Released: March 2017 Quarterly Exchange Updates
Published Mar 21 2017 10:00 AM 77.7K Views

With this month’s quarterly release we bid a fond farewell to Exchange Server 2007. Support for Exchange Server 2007 expires on 4/11/2017. Update Rollup 23 for Service Pack 3 will be the last update rollup released for the Exchange Server 2007 product. Today we are also releasing the latest set of Cumulative Updates for Exchange Server 2016 and Exchange Server 2013. These releases include fixes to customer reported issues and updated functionality. Exchange Server 2016 Cumulative Update 5 and Exchange Server 2013 Cumulative Update 16 are available on the Microsoft Download Center. Update Rollup 17 for Exchange Server 2010 Service Pack 3 is also now available.

Exchange Server 2013 and 2016 require .Net 4.6.2

As previously announced, Exchange Server 2013 and Exchange Server 2016 now require  .Net 4.6.2 on all supported operating systems.  Customers who are still running .Net 4.5.2 should deploy Cumulative Update 4 or Cumulative Update 15, upgrade the server to .Net 4.6.2 and then deploy either Cumulative Update 5 or Cumulative Update 16.

Arbitration Mailbox Migration

Recently there have been reports of problems with customers migrating mailboxes to Exchange Server 2016. We wanted to take this opportunity to remind everyone that when multiple versions of Exchange co-exist within the organization, we require that all Arbitration Mailboxes be moved to a database mounted on a server running the latest version of Exchange. For more information, please consult the Exchange Server Deployment Assistance on TechNet.

Update on S/MIME Control

One year ago, we released an updated S/MIME Control for OWA. We have received questions from customers requesting clarification on what this release included. As stated previously, the control itself did not change. This was a packaging change necessary to prevent IE from throwing a certificate warning during installation due to SHA-1 deprecation. The Authenticode algorithm used to code sign the control uses a SHA-1 algorithm. SHA-1 ensures compatibility with Vista/Windows Server 2008 and Windows 7/Windows Server 2008R2 code signing. The Authenticode file hash and delivery package are signed with a SHA-2 certificate. Signing the package with a SHA-2 certificate prevents IE from throwing a certificate warning when the package is installed and provides the necessary protection for the entire package.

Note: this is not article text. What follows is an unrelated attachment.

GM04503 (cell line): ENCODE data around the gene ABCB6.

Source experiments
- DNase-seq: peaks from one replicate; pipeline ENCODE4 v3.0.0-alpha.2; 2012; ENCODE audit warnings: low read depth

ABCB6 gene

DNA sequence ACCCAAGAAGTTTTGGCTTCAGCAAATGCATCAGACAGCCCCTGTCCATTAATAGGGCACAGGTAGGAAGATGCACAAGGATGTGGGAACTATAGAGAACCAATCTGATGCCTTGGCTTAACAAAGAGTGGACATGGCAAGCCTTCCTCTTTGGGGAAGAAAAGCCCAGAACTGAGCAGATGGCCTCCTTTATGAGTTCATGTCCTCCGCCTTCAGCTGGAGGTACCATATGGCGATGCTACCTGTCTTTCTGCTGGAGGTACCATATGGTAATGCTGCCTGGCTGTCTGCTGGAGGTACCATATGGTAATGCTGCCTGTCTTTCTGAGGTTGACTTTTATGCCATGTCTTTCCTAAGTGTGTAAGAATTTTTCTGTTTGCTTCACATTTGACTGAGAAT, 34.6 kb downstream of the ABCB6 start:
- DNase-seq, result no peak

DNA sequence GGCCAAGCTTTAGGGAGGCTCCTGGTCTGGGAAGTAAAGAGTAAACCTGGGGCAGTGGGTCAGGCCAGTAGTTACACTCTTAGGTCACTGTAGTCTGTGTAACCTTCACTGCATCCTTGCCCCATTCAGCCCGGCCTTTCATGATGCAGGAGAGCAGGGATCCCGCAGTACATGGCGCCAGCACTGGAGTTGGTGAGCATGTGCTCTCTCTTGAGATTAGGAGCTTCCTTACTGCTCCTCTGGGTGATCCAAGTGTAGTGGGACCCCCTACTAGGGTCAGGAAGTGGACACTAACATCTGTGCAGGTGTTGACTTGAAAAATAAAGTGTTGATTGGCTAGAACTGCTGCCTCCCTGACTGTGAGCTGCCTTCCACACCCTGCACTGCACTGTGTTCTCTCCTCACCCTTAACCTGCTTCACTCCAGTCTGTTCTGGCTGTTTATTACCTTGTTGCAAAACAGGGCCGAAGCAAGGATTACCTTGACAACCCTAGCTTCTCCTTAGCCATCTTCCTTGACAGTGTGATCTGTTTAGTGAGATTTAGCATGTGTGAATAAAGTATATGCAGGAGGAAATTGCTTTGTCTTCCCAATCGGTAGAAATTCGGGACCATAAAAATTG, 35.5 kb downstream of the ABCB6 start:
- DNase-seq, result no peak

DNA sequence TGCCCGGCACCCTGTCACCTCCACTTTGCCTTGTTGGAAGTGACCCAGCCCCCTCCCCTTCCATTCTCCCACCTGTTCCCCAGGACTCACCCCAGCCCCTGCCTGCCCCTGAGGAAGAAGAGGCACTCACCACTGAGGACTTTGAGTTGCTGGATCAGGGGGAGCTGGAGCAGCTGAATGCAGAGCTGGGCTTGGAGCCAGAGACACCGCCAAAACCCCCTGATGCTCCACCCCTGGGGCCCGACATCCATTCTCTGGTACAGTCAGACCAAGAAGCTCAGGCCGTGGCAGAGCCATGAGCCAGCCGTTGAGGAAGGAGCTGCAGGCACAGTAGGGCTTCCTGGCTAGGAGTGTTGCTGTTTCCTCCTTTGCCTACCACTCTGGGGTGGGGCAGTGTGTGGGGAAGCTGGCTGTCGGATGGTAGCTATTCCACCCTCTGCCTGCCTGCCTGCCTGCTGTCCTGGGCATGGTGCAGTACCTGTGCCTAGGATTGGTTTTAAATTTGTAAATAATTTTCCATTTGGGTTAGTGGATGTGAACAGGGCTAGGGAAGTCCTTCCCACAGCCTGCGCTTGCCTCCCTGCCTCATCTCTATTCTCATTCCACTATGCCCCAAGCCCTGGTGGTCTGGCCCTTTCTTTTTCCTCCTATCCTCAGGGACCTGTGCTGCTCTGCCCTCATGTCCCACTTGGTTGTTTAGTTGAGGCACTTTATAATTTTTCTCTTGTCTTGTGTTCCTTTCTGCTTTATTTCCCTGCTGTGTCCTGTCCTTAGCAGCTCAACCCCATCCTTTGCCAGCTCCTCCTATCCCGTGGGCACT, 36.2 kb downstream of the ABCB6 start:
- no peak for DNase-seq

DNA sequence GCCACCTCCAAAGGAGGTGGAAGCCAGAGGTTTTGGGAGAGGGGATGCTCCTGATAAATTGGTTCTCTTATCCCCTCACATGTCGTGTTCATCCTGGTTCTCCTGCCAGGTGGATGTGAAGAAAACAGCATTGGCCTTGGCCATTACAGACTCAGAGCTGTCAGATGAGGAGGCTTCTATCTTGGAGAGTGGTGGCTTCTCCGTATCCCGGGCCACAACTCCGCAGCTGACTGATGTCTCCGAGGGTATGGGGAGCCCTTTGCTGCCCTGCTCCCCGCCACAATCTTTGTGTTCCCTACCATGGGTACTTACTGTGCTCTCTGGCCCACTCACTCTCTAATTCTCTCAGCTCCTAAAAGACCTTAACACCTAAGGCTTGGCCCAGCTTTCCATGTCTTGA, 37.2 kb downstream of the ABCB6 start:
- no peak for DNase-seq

Latest time zone updates

All of the packages released today include support for time zone updates published by Microsoft through March 2017.

TLS 1.2 Exchange Support Update coming in Cumulative Update 6

We would like to raise awareness of changes planned for the next quarterly update release. We are working to provide updated guidance and capabilities related to Exchange Server’s use of TLS protocols. The June 2017 release will include improved support for TLS in general and TLS 1.2 specifically. These changes will apply to Exchange Server 2016 Cumulative Update 6 and Exchange Server 2013 Cumulative Update 17.

Late Breaking Issues not resolved in Cumulative Update 5